Super coach’s theory about ‘huge’ NRL issue

Wayne Bennett has taken aim at the management of clubs, blaming them and not the rules for the surge in blowouts this season.

The comments come after the Rabbitohs beat the Wests Tigers 38-22 in what was one of the tighter matches in a round that saw four games decided by 38 points or more.

The general consensus has been that the six again rule has exposed a massive gulf between the top teams and those below them, but Bennett said clubs had to wear the blame for the lopsided results in 2021.

“Clubs and their management … are absolutely adding to the scoreboards,” he said.

“You (the media) keep blaming the players, but you’re so far off the mark it doesn’t matter.

“You’re not in clubland and you don’t know how it works. Until the club itself gets its management in order, their whole ship – the clubs, the players – will not be able to respond.

“Management of clubs has a huge result on performances at the moment. Clubs have got to take a hell of a lot more responsibility than they’re taking for the way the game is being played. It’s as simple as that.

“I’m not going to name names, and I’m not going to name clubs, but if you look at some of the decisions they’ve made with the things that have happened to players, I wouldn’t want to be at that club.

“I know if I was at that club then I wouldn’t be playing very well.”

The super coach said anyone in a working environment would struggle to produce their best if the conditions around them weren’t up to scratch.

That involves recruitment and retention, work ethic, training methods and the overall culture of clubs, something that the bottom clubs have all failed miserably to manage this season.

“Not one of you guys in this room could go to a toxic environment to work and do your best work,” he said.

“You’re professional men in your roles as journalists, and it doesn’t happen for you. It’s no different in a football team, but the easy blame is to put the blame on the players because the team’s not playing well.

“You’ve got to look deeper than that because that’s where the problem is. You just look at some of the transfers and movement of players at clubs within the last month even, it’s pretty ordinary stuff. Until clubs learn to manage themselves better, it’s not going to get better.”

However, he remained optimistic that things can be fixed if the right decisions are made going forward.

“It’s had a huge impact on the game,” he said.

“If they get it right and they get it better (blowouts will decrease). We may still have to look at the rules, but it’s not just the rules that are creating this.”

Bennett has coached South Sydney since 2019. (Photo by Jason McCawley/Getty Images)Source:Getty Images

Bennett’s Origin advice

Wayne Bennett had no idea who the Blues halves were when he spoke after South Sydney’s win over the Wests Tigers, but he must have read Brad Fittler’s mind after he suggested New South Wales should go with younger halves instead of the Rabbitohs’ playmakers for Game Three.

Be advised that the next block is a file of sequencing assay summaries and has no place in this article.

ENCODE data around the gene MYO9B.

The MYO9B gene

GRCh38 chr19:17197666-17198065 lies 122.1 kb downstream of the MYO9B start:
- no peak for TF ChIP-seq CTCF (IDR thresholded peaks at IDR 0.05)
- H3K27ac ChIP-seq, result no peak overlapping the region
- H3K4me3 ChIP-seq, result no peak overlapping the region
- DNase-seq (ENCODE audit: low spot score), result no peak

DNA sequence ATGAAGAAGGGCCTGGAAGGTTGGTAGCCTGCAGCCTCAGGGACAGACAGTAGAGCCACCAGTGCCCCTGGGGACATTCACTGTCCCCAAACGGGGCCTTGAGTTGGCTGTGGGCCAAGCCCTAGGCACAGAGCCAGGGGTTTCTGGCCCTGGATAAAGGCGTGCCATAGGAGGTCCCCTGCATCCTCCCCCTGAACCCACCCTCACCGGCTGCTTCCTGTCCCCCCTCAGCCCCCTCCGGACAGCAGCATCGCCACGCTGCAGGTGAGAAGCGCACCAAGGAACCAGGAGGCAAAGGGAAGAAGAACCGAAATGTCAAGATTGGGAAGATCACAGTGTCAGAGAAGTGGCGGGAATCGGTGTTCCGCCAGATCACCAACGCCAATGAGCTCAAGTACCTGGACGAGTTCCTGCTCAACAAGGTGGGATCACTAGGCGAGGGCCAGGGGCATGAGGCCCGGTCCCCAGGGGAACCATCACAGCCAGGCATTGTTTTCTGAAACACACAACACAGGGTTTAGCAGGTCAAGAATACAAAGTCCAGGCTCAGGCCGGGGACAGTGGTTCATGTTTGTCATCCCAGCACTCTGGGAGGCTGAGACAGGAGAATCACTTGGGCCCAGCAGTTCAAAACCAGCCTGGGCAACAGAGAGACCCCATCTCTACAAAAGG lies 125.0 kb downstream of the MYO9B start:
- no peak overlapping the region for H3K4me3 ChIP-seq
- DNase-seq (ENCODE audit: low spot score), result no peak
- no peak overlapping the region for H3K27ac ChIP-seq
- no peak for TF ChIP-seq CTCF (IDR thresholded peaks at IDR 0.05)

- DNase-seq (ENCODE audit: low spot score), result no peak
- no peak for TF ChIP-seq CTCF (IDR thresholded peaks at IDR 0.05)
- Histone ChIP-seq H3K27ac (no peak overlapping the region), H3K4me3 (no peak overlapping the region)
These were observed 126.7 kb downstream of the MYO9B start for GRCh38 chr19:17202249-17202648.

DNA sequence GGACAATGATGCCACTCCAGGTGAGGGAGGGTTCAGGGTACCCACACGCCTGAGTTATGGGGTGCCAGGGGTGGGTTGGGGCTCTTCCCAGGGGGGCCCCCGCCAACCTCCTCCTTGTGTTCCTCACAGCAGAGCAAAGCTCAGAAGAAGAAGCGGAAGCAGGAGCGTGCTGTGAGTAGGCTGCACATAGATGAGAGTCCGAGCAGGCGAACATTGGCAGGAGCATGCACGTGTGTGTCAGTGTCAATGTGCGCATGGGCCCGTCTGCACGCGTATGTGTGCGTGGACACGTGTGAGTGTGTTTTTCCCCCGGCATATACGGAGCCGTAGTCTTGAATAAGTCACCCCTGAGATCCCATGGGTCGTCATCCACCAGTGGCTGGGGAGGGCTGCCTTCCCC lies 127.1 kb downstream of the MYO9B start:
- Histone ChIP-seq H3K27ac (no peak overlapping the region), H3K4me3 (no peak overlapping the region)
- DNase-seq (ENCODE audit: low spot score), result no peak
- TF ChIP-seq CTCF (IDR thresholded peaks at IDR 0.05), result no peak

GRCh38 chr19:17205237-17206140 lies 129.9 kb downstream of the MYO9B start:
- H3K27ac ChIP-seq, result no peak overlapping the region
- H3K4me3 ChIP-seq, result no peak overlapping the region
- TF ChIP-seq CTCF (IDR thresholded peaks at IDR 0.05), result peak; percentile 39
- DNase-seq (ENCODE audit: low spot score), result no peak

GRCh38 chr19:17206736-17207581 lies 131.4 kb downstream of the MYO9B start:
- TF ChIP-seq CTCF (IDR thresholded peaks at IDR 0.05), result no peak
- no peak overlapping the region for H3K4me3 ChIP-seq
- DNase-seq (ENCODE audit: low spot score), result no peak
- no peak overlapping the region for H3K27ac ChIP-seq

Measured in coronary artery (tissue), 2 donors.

Cody Walker and Adam Reynolds showed on Sunday why their club combination would have worked so well in the Origin arena, but Fittler went with Mitch Moses and Jack Wighton instead for the dead rubber to replace injured Panthers duo Nathan Cleary and Jarome Luai.

The South Sydney halves have both represented their state in the past, but Bennett said the Blues and Maroons should pick their teams with an eye to the future given the shield is already heading south.

“They won the series, but they won’t want to lose the third game – that’s part of your instinct,” he said of the Blues.

“But at the same time, they might see it as an opportunity to play a couple of other players there that are younger and they think might have more time with New South Wales. That’s what I’d be doing, because while you want to win the third game, you’ve also got to keep an eye on what’s going forward for next year.”

He conceded club combinations are a strong option for big representative games, but stressed the importance of giving fresh faces an opportunity to show whether they belong on that stage.

“That always works pretty well, but I would be looking at the long term for NSW, and Queensland should be doing the same with their team selections right now,” he said.

“They may not want to change anything, but I’m saying that you’ve got to take the opportunity to put these guys under more pressure to see what they’ve got.”

Bennett walked the walk in 2003 when he gave youngster Cameron Smith a crack in the third game after Queensland lost the first two matches, and that turned out to be a master stroke.

“I remember bringing Cameron Smith in for his first game when I was coaching Origin, and I also brought Billy Slater in for his first Origin game when we’d lost the series,” he said.

“We’ve done that for a long time in Queensland and they’ve gone on to be great players for us.

“The reality is Queensland will do everything they possibly can to win, and NSW will as well. At the same time, you’ve got to have a bit of an eye on the future. It’s as simple as that.

“There’s not much between players when you make selections, so you can go with a younger player who has less experience in this game than you would with a player if the series was 1-all.”

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